What Do You Do With Your Longevity Raise or Years In Service Raise?

by Hank

Pay raise ahead right around the cornerThe military enjoys what is called a longevity raise every two years. Every two years, members of the military receive a raise in the month they began their military career for their service and experience. This raise is in addition to the military’s annual cost of living adjustment raise that they receive in January. The longevity raise is very similar to what a civilian would receive after an annual performance review. But, what do you do with your bi-annual raise? Do you save it? Do you spend it? Do you even realize that you earned it? What if you saved it in your Thrift Savings Plan?

How Much Is The Longevity Raise?

While the percentage of the pay raises varies between 2% to 5% depending on certain ranks in the military and the military’s need to retain those individuals, the average raise is 3.5% every two years. The pay raises take place during the same month that the service member entered military service. So, for example, an Army Captain earns $4,883 each month in base pay only. This does not include Basic Allowance for Subsistence (BAS) and Basic Allowance for Housing (BAH). That same Army Captain will earn a $234 monthly increase after crossing the six year mark of service.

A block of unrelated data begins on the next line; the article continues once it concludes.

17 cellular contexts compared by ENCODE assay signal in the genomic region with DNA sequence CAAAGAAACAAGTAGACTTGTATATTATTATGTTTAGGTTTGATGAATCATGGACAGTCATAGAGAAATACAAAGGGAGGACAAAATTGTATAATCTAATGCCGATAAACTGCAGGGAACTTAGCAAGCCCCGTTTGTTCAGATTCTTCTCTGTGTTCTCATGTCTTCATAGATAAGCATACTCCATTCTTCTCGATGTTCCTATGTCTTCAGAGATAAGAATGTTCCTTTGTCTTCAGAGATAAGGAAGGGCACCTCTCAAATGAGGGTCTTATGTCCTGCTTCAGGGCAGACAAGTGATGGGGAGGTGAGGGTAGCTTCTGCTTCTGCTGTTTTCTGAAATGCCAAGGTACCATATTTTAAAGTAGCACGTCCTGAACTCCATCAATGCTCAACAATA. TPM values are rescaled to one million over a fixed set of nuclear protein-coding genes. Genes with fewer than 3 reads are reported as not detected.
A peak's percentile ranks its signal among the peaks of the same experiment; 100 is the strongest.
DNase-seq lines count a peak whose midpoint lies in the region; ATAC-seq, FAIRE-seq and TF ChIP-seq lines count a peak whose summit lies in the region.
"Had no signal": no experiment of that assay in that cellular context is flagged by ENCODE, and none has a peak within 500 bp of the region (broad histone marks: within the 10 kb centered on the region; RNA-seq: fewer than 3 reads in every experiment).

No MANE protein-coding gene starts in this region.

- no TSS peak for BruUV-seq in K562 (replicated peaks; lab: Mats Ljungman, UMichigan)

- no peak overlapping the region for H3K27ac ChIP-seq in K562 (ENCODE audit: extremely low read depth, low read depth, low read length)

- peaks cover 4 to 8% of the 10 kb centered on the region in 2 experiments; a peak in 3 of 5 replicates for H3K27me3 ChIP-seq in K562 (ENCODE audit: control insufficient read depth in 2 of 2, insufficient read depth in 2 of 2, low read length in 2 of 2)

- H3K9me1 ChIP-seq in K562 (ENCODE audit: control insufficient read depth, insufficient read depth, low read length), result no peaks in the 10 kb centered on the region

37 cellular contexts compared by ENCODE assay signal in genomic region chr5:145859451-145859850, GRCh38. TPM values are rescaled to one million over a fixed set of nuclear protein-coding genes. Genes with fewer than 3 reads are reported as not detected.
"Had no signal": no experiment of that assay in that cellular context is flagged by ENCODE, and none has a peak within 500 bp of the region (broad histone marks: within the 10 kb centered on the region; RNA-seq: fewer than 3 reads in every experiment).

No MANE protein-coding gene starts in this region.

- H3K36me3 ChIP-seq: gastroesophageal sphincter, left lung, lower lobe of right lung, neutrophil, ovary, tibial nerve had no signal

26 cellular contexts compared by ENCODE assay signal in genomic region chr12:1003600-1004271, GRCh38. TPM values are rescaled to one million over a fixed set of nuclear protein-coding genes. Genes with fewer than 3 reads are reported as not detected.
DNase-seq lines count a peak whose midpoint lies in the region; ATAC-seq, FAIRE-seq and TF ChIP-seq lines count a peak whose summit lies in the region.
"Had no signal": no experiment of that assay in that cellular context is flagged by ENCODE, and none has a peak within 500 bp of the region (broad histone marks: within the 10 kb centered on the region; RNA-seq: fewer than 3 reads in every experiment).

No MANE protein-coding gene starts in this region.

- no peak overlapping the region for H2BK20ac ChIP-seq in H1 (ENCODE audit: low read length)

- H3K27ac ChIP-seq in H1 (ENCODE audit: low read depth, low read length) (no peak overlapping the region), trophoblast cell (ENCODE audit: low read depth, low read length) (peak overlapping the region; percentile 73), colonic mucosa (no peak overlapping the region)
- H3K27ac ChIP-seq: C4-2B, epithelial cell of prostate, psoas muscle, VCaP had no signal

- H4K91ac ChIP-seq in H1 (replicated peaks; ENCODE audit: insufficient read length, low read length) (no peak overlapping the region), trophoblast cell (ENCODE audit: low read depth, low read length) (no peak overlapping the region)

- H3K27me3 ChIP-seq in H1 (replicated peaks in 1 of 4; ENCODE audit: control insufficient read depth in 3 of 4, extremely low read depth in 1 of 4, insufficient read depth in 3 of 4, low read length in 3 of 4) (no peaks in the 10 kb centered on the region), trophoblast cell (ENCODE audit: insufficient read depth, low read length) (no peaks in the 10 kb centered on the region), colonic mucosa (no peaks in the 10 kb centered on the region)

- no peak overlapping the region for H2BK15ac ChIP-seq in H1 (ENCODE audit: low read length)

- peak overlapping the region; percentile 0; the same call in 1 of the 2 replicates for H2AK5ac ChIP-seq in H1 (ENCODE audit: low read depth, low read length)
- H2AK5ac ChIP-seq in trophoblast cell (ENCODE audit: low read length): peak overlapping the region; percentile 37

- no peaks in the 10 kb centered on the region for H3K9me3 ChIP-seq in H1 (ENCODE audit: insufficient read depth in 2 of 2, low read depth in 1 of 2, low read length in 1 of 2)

What Do You Do With Your Raise?

Receiving this raise is an excellent opportunity to increase the amount of money that you invest in the Thrift Savings Plan, the federal government’s version of the 401k retirement plan offered to civilians in corporate America. It is very hard for a young member of the military just starting in his or her career to contribute the maximum contribution limit of the Thrift Savings Plan, $16,500, right away. But, starting small and then increasing your Thrift Savings Plan contributions by 1% or 2% every other year will help you get closer to that goal of maximizing your TSP contributions.

Using the example discussed earlier, $234 saved every month over the course of a 20 year military career in an investment earning 8% annually will accumulate to over $134,000 by the time that member of the military is ready to retire at the twenty year mark. By increasing your TSP contributions \when you earn pay raises, you do not feel the impact of losing money from your monthly budget. It was money that was never there before. You were living for two years without that extra money, and now investing a portion of your new raise for retirement in an investment such as TSP should not affect your budget or lifestyle very much or at all.

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